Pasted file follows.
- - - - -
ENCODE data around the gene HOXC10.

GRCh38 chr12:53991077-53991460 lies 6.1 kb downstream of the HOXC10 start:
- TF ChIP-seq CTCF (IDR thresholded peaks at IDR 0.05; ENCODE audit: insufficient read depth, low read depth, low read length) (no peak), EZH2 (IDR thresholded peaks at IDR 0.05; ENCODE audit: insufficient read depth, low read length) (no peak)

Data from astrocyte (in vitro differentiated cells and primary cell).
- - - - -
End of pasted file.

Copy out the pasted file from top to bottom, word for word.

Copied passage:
ENCODE data around the gene HOXC10.

GRCh38 chr12:53991077-53991460 lies 6.1 kb downstream of the HOXC10 start:
- TF ChIP-seq CTCF (IDR thresholded peaks at IDR 0.05; ENCODE audit: insufficient read depth, low read depth, low read length) (no peak), EZH2 (IDR thresholded peaks at IDR 0.05; ENCODE audit: insufficient read depth, low read length) (no peak)

Data from astrocyte (in vitro differentiated cells and primary cell).